The first estates known to have actively grown grapes they called Cabernet Sauvignon (and likely supplied the vines to other estates) were Château Mouton and Château d’Armailhac, both in Pauillac, a commune (municipality) in the Haut-Médoc.
But it wasn’t until 1996 that the grape’s real origins were discovered via DNA typing. At the University of California’s U.C. Davis Department of Viticulture and Enology, testing determined that Cabernet Sauvignon was the offspring of the red Cabernet Franc and the white Sauvignon Blanc.
It was most likely a chance natural crossing that occurred in the 17th century.
In 2016, the scientists at U.C. Davis announced they had sequenced a draft of the whole genome of the grape. Cabernet Sauvignon was the first genome of a commercial wine-producing grape to be sequenced [source].
Back to the 18th century: From France, the grape spread across Europe and to the New World and Oceania, and today is planted in significant amounts in:
However, it regained the crown in 2015: Cabernet Sauvignon had once again become the most widely planted red wine grape worldwide.
The intense, bold flavors of Cabernet Sauvignon pair best with heartier and richer foods. That’s why steak and lamb are the two foods most often mentioned. But here’s a lengthier lineup.
*The world’s largest planted wine grapes, including red and white, are: Cabernet Sauvignon, 840,000 acres (340,000 hectares); Merlot, 657,300 acres (266,000 hectares); Tempranillo, 570,800 acres (231,000 hectares); Airén, 538 700 acres (218 000 hectares); Chardonnay, 518,900 acres (211,000 hectares); Syrah, 470 000 acres (190,000 hectares); Grenache Noir, 402,780 acres (163,000 hectares); Sauvignon Blanc, 299 000 acres (121,000 hectares); Pinot Noir, 285,000 acres (115,000 hectares); Trebbiano Toscano / Ugni Blanc, 274,300 acres (111,000 hectares). Airén is a white grape that is very popular in Spain, often for unpretentious wines [source]. Cab is also planted in Italy, and there are nine distinct regions in China, accounting for roughly 70% of China’s wine-producing vines [source].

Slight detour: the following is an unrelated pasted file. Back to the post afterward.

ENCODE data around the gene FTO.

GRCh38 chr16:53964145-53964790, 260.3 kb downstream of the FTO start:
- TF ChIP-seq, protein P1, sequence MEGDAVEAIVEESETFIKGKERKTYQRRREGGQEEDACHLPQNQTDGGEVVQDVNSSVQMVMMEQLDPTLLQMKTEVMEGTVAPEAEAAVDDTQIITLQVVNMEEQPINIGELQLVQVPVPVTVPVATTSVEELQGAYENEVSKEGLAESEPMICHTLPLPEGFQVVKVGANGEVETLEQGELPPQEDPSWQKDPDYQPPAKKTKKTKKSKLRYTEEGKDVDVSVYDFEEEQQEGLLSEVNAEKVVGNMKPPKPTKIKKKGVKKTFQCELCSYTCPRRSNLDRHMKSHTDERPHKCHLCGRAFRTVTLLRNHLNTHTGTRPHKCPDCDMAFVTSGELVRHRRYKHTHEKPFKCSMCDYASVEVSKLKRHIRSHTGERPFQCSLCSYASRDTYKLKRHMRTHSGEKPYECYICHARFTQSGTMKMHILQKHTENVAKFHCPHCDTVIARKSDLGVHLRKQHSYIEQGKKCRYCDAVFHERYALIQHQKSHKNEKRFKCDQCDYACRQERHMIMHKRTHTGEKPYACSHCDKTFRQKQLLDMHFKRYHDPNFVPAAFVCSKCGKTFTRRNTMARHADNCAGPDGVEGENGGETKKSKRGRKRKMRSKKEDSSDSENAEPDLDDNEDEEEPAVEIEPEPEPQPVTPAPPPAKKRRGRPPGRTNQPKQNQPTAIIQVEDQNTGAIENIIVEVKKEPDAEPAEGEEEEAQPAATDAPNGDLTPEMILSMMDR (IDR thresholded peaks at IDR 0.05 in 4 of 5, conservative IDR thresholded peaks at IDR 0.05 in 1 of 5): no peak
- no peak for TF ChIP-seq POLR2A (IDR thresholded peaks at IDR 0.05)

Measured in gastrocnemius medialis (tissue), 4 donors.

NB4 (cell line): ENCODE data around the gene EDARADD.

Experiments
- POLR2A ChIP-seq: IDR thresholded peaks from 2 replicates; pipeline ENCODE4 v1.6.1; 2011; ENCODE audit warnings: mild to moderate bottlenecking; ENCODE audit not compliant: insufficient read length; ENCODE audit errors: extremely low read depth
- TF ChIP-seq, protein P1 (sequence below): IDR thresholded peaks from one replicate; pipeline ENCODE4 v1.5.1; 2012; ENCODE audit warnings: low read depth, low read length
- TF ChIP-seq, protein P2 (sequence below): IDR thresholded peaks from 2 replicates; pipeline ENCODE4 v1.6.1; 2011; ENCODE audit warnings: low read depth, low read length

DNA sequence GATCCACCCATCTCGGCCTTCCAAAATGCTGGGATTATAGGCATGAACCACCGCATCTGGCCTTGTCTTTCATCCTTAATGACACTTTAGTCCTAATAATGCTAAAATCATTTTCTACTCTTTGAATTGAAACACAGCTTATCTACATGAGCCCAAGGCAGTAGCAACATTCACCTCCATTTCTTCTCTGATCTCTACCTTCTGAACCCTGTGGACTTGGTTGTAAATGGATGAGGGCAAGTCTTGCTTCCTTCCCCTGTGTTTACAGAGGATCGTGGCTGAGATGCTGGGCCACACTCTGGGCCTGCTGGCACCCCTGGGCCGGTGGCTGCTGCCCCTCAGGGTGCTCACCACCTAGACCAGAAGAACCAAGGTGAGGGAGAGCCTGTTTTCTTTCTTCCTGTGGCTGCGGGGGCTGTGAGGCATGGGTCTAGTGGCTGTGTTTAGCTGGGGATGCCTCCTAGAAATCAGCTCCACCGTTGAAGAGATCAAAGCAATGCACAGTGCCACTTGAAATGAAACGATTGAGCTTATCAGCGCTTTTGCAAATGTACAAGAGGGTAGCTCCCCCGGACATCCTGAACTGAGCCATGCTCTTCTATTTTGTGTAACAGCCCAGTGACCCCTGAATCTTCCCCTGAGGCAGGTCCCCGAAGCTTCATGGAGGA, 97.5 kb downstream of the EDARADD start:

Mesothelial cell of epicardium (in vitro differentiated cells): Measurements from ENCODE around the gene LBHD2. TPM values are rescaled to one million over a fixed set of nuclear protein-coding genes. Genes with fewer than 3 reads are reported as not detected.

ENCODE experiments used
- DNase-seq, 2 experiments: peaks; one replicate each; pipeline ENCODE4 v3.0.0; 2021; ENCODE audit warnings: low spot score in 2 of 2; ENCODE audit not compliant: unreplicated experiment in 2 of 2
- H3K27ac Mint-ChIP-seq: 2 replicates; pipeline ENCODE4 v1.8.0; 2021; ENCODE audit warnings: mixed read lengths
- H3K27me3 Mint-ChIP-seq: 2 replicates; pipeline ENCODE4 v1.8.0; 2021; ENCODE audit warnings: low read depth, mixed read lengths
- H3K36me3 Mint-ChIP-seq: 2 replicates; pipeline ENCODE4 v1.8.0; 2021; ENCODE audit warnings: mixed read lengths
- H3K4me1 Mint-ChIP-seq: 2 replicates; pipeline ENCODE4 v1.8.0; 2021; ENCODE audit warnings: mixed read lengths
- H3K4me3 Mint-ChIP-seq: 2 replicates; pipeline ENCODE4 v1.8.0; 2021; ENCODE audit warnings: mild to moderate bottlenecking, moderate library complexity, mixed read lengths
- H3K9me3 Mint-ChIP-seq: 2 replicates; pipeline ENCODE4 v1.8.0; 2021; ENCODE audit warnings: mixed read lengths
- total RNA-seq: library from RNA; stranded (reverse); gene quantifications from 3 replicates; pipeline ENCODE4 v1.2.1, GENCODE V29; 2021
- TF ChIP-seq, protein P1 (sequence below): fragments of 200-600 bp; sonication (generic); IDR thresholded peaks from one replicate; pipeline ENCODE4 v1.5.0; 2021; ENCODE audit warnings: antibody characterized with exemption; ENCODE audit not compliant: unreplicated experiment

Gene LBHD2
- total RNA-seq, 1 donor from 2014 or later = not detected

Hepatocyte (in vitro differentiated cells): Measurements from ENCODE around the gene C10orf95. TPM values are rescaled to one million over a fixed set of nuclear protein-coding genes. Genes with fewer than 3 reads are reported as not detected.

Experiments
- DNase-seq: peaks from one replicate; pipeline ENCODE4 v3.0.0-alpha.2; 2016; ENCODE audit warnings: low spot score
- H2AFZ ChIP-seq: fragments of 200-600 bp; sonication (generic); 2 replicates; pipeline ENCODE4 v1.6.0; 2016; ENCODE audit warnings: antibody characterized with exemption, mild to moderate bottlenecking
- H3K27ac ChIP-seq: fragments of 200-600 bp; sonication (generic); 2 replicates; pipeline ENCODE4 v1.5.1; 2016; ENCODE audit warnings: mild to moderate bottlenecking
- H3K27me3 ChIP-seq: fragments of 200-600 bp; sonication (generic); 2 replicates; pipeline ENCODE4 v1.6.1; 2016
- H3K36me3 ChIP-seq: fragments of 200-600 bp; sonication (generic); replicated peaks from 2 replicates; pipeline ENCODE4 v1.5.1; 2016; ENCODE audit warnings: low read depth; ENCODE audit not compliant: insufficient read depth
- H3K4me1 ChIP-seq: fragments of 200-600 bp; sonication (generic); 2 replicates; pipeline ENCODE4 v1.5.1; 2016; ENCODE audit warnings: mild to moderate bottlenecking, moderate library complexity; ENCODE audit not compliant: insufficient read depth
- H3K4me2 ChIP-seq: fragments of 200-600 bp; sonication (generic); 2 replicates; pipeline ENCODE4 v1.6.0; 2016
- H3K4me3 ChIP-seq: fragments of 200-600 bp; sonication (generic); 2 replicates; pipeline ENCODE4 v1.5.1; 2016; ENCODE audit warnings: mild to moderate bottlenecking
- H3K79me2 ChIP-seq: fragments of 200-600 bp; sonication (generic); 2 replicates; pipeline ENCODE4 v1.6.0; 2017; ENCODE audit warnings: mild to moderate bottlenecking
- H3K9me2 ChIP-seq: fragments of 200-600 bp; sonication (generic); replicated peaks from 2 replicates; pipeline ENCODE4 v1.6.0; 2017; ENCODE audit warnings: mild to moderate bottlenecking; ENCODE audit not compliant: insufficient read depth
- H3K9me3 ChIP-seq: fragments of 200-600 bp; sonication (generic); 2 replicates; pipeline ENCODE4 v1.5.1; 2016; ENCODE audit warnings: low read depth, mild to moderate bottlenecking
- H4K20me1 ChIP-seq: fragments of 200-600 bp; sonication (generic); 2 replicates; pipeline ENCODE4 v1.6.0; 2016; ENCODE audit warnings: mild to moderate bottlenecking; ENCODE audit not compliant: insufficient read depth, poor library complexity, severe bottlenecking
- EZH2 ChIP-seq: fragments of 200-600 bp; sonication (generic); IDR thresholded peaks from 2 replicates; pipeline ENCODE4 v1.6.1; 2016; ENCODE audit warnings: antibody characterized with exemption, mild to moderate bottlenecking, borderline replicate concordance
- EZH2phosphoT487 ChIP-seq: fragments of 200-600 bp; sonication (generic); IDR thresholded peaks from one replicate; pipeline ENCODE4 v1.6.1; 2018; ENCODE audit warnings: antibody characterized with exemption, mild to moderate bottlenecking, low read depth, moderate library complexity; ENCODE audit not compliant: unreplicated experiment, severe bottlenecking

†The five principal red grapes of Bordeaux are Cabernet Sauvignon plus Cabernet Franc, Malbec, Merlot and Petit Verdot; a sixth, Carmenère, is also used. Each grape has a different purpose in the blend. Cabernet Franc and Merlot are the two largest “blenders” in a Cab blend, with smaller amounts of Carmenère, Malbec and Petit Verdot. The Bordeaux red blend is celebrated for producing majestic wines, capable of aging for 20 to 30 years. These wines tend to be full-bodied, with tart black currant and violet notes from the grape, and cedar and cigar box notes from French oak aging. They provide fine examples of how an Old World Cabernet Sauvignon should smell and taste [source].
‡ Prior to this discovery, earlier in the 20th century, this relationship had been suspected based on the similarity of the grapes’ names and the fact that Cabernet Sauvignon shares similar aromas with both grapes (the blackcurrant and pencil box aromas of Cabernet Franc and the grassiness of Sauvignon Blanc.